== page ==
Legislative Malapportionment and institutional persistence
AbstractThis paper argues that legislative malapportionment, denoting a discrepancy between the share of legislative seats and the share of population held by electoral districts, serves as a tool for predemocratic elites to preserve their political power and economic interests after a transition to democracy. We claim that legislative malapportionment enhances the pre-democratic elite’s political influence by overrepresenting areas that are more likely to vote for parties aligned with the elite. This biased political representation survives in equilibrium as long as it helps democratic consolidation. We use data from Latin America to document empirically that malapportionment increases the probability of transitioning to a democracy. Moreover, our data show that overrepresented electoral districts are more likely to vote for parties close to pre-democracy ruling groups. We also find that overrepresented areas have lower levels of political competition and they receive more transfers per capita from the central government, both of which favor the persistence of power of pre-democracy elites.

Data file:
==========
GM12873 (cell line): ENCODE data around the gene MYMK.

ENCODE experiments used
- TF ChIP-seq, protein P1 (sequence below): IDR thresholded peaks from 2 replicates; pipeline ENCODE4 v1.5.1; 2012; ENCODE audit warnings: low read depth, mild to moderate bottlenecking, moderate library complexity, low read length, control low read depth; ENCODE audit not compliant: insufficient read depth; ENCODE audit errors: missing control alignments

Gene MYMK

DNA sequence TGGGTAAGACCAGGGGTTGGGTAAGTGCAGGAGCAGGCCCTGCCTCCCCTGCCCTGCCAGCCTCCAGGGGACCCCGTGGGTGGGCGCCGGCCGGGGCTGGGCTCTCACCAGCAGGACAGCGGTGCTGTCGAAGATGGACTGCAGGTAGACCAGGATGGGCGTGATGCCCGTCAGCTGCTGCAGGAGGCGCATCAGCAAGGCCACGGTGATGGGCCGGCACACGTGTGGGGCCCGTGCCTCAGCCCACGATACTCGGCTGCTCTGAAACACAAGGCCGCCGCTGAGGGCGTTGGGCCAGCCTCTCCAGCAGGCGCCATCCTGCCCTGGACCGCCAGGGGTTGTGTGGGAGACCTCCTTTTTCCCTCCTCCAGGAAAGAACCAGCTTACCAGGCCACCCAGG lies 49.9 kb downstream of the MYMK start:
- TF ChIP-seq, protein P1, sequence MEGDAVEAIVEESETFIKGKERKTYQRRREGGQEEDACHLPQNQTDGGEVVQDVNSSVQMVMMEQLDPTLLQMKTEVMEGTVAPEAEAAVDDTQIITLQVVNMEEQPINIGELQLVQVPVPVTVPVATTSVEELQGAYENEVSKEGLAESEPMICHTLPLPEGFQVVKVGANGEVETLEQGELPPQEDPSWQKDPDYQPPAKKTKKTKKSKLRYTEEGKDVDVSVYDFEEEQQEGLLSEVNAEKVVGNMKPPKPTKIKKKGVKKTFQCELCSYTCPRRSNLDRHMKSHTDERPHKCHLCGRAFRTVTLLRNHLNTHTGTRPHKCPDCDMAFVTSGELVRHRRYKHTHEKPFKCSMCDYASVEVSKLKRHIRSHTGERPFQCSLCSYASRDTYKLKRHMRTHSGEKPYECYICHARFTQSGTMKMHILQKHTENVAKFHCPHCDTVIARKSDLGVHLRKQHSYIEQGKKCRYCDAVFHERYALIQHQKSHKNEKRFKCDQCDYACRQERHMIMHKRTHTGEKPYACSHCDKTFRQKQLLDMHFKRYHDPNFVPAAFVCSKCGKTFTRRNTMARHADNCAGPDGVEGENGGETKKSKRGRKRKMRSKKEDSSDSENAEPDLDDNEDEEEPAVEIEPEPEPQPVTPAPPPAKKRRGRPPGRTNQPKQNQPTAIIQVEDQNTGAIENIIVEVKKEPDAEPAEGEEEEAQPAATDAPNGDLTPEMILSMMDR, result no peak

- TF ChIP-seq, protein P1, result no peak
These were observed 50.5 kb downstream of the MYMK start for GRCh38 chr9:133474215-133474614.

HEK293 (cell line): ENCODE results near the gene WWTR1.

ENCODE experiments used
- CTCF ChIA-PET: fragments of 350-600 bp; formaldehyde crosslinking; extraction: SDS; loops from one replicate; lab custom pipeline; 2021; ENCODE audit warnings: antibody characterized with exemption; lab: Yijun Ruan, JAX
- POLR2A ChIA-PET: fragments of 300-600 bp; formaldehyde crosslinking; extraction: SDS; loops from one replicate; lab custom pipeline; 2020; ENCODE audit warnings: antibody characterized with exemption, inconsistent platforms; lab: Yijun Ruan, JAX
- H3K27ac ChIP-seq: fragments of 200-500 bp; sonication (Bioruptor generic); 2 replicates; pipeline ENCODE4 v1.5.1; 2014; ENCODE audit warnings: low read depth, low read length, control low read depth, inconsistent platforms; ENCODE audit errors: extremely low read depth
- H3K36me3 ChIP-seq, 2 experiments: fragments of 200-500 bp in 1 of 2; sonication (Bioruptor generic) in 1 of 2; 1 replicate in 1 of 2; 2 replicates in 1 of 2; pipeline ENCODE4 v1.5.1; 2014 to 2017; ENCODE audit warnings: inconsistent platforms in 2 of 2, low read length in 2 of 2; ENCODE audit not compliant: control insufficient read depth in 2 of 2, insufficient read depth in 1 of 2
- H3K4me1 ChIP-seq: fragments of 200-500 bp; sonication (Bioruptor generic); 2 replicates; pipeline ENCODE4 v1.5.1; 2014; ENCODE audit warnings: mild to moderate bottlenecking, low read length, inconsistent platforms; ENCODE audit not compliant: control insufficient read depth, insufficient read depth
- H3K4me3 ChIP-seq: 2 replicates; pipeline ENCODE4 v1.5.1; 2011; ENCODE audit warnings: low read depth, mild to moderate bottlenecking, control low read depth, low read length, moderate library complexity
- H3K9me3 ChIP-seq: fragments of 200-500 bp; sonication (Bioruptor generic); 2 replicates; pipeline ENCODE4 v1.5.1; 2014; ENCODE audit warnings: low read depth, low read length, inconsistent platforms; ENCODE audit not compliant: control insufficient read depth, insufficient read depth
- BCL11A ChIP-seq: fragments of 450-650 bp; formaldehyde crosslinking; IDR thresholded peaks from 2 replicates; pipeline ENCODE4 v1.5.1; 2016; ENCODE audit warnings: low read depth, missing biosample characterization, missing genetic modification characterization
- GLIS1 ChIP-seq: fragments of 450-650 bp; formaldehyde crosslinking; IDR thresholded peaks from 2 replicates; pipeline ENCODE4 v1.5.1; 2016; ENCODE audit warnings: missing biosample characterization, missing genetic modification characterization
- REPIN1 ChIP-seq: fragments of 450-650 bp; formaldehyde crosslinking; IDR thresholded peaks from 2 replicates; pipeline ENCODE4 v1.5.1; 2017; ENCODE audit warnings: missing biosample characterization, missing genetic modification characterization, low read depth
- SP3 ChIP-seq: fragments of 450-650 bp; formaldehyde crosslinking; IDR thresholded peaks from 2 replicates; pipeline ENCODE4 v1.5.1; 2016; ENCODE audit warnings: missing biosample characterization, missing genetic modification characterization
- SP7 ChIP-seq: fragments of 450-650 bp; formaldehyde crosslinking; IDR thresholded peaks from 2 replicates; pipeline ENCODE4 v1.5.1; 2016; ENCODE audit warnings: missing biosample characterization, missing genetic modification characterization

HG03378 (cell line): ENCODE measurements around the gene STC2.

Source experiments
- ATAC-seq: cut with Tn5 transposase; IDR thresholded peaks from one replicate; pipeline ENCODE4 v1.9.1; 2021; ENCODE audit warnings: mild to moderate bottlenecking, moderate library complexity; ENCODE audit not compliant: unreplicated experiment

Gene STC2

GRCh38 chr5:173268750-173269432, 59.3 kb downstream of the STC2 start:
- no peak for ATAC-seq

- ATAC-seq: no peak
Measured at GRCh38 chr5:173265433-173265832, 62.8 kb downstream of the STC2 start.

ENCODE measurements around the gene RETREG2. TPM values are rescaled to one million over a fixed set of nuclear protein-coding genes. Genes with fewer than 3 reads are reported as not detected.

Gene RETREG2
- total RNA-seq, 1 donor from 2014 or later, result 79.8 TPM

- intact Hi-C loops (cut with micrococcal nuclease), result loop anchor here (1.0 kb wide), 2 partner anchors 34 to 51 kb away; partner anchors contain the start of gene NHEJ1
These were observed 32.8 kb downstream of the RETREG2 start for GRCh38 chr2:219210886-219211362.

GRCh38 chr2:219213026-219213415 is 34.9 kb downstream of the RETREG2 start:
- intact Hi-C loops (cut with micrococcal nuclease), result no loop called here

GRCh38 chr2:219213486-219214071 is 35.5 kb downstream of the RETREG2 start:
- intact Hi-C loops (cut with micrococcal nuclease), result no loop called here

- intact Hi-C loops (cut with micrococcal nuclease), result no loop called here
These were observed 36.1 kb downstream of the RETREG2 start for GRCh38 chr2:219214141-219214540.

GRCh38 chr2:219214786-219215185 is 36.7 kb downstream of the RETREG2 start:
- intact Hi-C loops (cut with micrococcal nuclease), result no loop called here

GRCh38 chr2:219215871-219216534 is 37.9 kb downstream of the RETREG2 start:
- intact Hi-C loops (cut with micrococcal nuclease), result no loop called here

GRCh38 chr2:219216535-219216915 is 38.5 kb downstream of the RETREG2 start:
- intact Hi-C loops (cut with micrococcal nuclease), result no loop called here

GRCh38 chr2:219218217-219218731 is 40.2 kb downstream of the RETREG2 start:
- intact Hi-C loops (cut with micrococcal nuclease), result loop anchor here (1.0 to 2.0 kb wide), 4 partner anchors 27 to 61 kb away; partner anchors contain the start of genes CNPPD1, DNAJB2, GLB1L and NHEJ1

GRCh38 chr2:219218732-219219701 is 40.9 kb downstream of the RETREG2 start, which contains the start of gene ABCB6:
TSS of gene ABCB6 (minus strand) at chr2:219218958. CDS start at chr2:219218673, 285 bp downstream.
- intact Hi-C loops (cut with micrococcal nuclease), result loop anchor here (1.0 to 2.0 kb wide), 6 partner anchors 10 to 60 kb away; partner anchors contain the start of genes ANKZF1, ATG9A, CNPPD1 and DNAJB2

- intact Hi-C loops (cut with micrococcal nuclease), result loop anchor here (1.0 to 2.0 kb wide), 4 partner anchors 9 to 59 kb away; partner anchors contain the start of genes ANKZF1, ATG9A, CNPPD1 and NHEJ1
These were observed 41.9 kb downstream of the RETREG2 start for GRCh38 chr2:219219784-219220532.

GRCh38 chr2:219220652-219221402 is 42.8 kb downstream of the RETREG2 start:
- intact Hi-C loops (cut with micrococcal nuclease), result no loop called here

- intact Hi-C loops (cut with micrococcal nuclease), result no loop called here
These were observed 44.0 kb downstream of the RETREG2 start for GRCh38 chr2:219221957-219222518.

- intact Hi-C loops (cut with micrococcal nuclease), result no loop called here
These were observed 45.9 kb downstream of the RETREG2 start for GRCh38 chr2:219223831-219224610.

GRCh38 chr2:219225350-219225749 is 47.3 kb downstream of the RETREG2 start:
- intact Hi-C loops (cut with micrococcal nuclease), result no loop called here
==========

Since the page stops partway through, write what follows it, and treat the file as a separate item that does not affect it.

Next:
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Bibliographic InfoPaper provided by Instituto de Economia. Pontificia Universidad Católica de Chile. in its series Documentos de Trabajo with number 381.
Date of creation: 2010
Date of revision:
Democracy; dictatorship; institutions; Latin America; persistence; political economy;
Other versions of this item:
- Francisco Gallego & Miriam Bruhn & Massimiliano Onorato, 2010. "Legislative Malapportionment and institutional persistence," Working Papers ClioLab 11, EH Clio Lab. Instituto de Economía. Pontificia Universidad Católica de Chile.
- Bruhn, Miriam & Gallego, Francisco & Onorato, Massimiliano, 2010. "Legislative malapportionment and institutional persistence," Policy Research Working Paper Series 5467, The World Bank.
- H1 - Public Economics - - Structure and Scope of Government
- N46 - Economic History - - Government, War, Law, International Relations, and Regulation - - - Latin America; Caribbean
- N10 - Economic History - - Macroeconomics and Monetary Economics; Industrial Structure; Growth; Fluctuations - - - General, International, or Comparative
- P16 - Economic Systems - - Capitalist Systems - - - Political Economy of Capitalism
- P48 - Economic Systems - - Other Economic Systems - - - Political Economy; Legal Institutions; Property Rights; Natural Resources; Energy; Environment; Regional Studies
This paper has been announced in the following NEP Reports:
- NEP-ALL-2010-12-04 (All new papers)
- NEP-CDM-2010-12-04 (Collective Decision-Making)
- NEP-PBE-2010-12-04 (Public Economics)
- NEP-POL-2010-12-04 (Positive Political Economics)
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- Baland, Jean-Marie & Robinson, James A, 2011. "The Political Value of Land: Democratization and Land Prices in Chile," CEPR Discussion Papers 8296, C.E.P.R. Discussion Papers.
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